Acta also has made this torture easier to bear. "We've canceled batting practice for three of the last four games," he said. "It feels cruel to send them out there for BP. It's enough just making them suffer during the game."
He said this on what he called "another 40-40 night -- 40 degrees, 40 miles per hour wind."
Few fans are loony enough to endure such nights. But teams can't postpone games simply because East Capitol Street becomes Antarctica. There aren't enough open dates to reschedule cancellations of convenience. Fans? They can watch on TV if they don't want to catch pneumonia. So, the players bear the brunt. And they know it.
"Are they going to bang this one?" asked Schneider plaintively before the game, using the slang for "cancel." No such luck. At least Schneider stays active all game, even warming his hands on a pocket heater between pitches. Relievers don't even get to seek the solace of the clubhouse between innings. Instead, they sit in RFK's coldest spot, near the large open "wind tunnel" in the right field corner, bundled under jackets with parkas on top, like motionless Iditarod racers.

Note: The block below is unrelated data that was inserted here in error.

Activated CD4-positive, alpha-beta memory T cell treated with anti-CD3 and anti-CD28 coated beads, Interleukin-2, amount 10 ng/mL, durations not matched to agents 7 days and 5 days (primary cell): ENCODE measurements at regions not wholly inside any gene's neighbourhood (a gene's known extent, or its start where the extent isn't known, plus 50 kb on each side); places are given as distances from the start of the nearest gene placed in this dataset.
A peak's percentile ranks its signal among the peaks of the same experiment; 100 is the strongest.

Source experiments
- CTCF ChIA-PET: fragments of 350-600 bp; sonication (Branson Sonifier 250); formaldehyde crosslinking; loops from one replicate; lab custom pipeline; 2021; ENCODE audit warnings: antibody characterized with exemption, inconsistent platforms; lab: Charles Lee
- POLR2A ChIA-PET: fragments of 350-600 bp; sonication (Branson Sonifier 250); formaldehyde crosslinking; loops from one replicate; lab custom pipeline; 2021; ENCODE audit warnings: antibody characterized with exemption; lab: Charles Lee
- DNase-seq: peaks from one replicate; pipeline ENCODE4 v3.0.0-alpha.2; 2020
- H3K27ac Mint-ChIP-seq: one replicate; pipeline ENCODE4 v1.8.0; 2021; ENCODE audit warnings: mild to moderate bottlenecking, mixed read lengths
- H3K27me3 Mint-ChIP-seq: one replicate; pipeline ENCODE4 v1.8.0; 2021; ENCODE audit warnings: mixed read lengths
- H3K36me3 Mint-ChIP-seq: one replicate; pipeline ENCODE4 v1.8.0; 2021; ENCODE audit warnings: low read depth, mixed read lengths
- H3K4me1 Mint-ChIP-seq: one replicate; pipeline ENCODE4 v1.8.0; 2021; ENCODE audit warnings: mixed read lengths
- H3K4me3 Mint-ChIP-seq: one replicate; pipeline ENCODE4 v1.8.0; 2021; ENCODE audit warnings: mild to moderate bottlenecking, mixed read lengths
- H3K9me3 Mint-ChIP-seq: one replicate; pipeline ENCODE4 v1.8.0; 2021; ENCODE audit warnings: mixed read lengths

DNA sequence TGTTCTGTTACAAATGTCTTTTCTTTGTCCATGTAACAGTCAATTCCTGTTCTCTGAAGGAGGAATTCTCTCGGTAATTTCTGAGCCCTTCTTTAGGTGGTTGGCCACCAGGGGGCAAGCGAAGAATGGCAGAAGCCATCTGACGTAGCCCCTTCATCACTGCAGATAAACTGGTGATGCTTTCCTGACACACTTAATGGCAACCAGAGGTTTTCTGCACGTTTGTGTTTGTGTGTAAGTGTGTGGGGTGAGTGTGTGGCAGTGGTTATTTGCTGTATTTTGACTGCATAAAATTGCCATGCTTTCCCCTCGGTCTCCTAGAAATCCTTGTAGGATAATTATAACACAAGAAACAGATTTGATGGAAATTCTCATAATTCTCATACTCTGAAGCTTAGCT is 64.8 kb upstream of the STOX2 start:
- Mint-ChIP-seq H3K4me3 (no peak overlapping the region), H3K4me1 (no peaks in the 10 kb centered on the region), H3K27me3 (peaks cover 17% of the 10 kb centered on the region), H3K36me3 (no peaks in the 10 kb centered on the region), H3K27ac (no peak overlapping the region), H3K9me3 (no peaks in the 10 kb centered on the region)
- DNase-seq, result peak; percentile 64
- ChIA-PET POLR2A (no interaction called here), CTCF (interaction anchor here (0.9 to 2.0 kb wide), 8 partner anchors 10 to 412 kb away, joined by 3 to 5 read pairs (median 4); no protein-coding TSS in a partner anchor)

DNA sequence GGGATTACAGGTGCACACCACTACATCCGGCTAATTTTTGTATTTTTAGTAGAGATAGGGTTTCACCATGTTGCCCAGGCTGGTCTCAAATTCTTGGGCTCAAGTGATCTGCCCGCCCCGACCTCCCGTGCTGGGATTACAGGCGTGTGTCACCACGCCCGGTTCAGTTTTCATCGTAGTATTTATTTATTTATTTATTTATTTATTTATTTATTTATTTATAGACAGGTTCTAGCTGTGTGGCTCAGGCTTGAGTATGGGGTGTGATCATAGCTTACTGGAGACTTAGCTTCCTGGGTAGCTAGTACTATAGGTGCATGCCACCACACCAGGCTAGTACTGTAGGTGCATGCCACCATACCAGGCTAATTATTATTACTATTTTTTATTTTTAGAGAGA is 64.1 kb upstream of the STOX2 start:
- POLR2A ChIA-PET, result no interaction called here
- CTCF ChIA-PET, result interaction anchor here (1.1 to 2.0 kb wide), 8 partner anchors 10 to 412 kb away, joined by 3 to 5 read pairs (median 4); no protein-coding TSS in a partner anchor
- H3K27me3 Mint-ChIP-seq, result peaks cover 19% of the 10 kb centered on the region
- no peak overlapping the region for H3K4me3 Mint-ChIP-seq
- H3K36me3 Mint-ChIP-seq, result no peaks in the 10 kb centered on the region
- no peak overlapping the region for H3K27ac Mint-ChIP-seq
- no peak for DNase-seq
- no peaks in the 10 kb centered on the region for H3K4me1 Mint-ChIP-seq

Closer Chad Cordero, who already wears his hat so low over his eyes that he can't see hitter's faces, wishes he could wear a hood-like ski mask, like Lopez. "That'd be awesome, intimidating," Zimmerman said. "You can't see his eyes now. With a mask, it'd look like he didn't even have a face."
"They won't let pitchers use 'em," laments Cordero. "Our faces have to freeze."
All the Nats know which teammates suffer worst in RFK. No other field is as cold as right field, where the tunnel effect has made Austin Kearns the team's poster child for misery. "Sometimes you look at Kearns and he's hunched forward and has his arms wrapped around himself to stay warm," Zimmerman said. "He looks like a little kid who's pouting."
This spring, as a whole, has been the worst that almost anyone in baseball can remember. But, for the Nats, it may have been a chilly spring of bonding. The weather's cold, but the Nats are hot?
"Oh, don't give 'em too much credit," said pitcher Shawn Hill, who grew up in Ontario. "We played baseball when it was hailing and it was minus-15 degrees. Until there's snow on the ground and the wind's blowing it sideways, it's not cold."
Be careful. April's not over yet.